Romney Booed by the NAACP

One thing you can say about Mitt Romney, he’s the only GOP candidate to criticize the Black candidate to the faces of the NAACP. Perhaps he was pandering, but to another group. Romney was booed several times, including when he indicated he was the best President for African Americans .  However, the spin could be that Romney was gutsy in advocating an agenda that opposes most of what Black voters support. In the opinion of Tara Wall, the campaign’s black-outreach adviser, “…I think Governor Romney’s message was bold, he’s said things that needed to be said, he’s said things he’s always said…” This conservative version of ‘telling truth to power’ certainly has to appeal to the more reactionary factions of Romney’s base. Does that perspective have that ‘put them back in their place’ feel to it?

Yet even in this case there are more implications of deception on the part of Romney. In the link to the Washington Post article above, Romney is quoted as saying, “I don’t give different speeches to different audiences, all right?” Romney said. “I gave them the same speech. When I mentioned I am going to get rid of Obamacare, they weren’t happy. . . . That’s okay. I want people to know what I stand for, and if I don’t stand for what they want, go vote for someone else. That’s just fine.” These are Romney’s comments at a fundraiser in Montana. On the other hand, Bill Negrin notes “He pitched his candidacy to the NAACP in a speech sprinkled with … reminders of his own cooperation with Democrats during his time as governor in liberal Massachusetts, and promises to lead on civil rights if elected… it was a speech he never could have delivered during the radical GOP primary, when the mere mention of bipartisanship was all but a disqualifier.” Someone might argue that it’s obvious you tailor your speech to your audience. While this is true in a general way, at the highest levels of governance, everything must stand up to extra scrutiny.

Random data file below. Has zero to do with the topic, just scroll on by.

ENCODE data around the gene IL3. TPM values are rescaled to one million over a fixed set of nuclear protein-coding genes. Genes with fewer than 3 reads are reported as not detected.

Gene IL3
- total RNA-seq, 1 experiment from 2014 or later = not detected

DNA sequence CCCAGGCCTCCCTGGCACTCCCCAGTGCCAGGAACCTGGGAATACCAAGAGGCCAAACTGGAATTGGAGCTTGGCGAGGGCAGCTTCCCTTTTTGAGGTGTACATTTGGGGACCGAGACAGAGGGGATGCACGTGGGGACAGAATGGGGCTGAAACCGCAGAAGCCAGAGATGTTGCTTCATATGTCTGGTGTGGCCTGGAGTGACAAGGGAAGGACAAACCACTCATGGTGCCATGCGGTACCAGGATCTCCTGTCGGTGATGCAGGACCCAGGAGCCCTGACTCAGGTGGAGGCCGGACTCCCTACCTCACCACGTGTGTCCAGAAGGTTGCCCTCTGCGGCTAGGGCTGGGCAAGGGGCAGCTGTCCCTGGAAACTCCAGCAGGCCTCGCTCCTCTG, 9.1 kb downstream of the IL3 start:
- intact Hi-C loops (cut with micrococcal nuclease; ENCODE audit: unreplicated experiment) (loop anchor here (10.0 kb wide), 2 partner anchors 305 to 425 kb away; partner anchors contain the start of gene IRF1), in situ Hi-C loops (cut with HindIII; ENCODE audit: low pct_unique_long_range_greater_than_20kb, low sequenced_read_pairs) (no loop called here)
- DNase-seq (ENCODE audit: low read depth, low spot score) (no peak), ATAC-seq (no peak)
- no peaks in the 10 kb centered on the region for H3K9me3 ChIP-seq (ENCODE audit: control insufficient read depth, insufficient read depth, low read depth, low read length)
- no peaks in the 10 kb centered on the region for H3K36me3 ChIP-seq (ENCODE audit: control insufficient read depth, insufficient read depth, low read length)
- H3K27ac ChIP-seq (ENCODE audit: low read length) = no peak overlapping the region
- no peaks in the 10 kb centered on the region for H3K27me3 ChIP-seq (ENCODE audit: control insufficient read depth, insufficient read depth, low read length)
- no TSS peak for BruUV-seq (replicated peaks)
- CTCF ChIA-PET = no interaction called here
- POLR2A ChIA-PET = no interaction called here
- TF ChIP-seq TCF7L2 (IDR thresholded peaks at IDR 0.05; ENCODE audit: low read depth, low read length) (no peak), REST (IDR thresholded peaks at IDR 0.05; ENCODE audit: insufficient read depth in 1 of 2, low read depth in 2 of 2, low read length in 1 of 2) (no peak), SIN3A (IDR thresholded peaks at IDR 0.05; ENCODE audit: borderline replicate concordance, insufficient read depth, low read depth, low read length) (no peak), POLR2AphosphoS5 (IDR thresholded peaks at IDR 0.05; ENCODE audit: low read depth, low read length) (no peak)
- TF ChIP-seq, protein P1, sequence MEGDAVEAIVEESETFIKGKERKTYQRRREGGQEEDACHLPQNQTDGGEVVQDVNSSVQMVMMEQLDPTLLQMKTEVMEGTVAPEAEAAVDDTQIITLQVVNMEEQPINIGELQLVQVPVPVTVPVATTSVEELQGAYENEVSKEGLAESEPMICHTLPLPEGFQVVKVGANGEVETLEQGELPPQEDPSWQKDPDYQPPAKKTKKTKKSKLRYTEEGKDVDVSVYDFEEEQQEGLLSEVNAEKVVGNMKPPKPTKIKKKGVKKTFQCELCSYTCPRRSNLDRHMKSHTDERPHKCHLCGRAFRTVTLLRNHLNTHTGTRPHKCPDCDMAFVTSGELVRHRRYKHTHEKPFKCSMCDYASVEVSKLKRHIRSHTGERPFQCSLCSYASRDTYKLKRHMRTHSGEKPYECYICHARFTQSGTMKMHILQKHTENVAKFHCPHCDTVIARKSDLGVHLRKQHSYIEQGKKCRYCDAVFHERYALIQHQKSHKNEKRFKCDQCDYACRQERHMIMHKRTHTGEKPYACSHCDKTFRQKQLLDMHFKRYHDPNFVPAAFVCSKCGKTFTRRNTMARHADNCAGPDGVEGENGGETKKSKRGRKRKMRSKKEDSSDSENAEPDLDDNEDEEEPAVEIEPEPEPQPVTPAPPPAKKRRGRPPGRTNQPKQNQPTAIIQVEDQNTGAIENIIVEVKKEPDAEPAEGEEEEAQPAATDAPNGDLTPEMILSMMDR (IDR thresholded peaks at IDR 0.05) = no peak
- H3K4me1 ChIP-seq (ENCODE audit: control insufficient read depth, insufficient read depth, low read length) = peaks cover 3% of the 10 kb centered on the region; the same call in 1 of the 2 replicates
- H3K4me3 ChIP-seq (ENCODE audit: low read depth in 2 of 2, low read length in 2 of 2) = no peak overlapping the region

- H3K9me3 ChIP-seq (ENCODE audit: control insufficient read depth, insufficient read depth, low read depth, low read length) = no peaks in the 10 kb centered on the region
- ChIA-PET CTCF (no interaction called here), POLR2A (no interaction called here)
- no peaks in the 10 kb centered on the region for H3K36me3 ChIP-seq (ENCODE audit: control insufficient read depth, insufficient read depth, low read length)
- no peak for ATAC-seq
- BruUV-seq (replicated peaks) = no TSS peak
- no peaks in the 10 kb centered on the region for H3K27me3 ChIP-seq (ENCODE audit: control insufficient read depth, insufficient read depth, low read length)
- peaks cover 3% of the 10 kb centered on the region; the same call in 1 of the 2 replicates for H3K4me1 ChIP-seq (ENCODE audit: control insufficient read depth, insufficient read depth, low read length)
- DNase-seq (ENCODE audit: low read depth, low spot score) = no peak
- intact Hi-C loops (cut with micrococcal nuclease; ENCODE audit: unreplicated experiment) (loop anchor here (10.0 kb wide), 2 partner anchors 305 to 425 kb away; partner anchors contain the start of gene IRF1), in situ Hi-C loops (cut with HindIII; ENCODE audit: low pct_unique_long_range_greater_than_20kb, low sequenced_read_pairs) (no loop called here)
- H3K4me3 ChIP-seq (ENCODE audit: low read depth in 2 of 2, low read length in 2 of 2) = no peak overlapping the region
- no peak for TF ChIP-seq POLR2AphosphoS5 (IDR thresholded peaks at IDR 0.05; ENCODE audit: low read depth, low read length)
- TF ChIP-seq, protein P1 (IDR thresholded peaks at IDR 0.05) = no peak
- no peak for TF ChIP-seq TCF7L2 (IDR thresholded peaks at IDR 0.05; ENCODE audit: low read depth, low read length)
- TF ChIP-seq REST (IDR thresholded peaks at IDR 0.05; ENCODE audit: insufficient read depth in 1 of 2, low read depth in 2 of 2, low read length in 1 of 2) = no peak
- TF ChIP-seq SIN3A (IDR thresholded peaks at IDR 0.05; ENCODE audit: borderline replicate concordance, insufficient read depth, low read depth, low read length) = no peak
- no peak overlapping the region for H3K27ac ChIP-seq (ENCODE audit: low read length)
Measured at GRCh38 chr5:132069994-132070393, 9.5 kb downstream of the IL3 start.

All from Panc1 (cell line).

There are those who think of Romney speaking before the NAACP was an act of stepping above politics. The spin on the appearance, to quote Kasie Hunt of the Associated Press, is designed to “… show independent and swing voters that he’s willing to reach out to diverse audiences, while demonstrating that his campaign and the Republican Party he leads are inclusive.” Never the less, the correlation between the comments of the various Republican representatives reveals the existence of nothing more than talking points. CNN Political Reporter Shannon Travis wrote, “ ‘I think it does send a very strong message of inclusiveness,’  said CNN contributor and Republican strategist Anna Navarro. ‘It’s not easy to go into a tough crowd and Mitt Romney is showing that he can reach out to a tough crowd. He will go in and say the same thing to different groups even if it’s not popular.’ ” She echoes the spin that he talks the same talk everywhere. Present also is the spin that speaking at the NAACP was an opportunity to stand in front of the Blacks and tell them the way it will be.  Romney represents a return to a society that said essentially, we don’t like you and if you don’t like the way the country treats you, leave.

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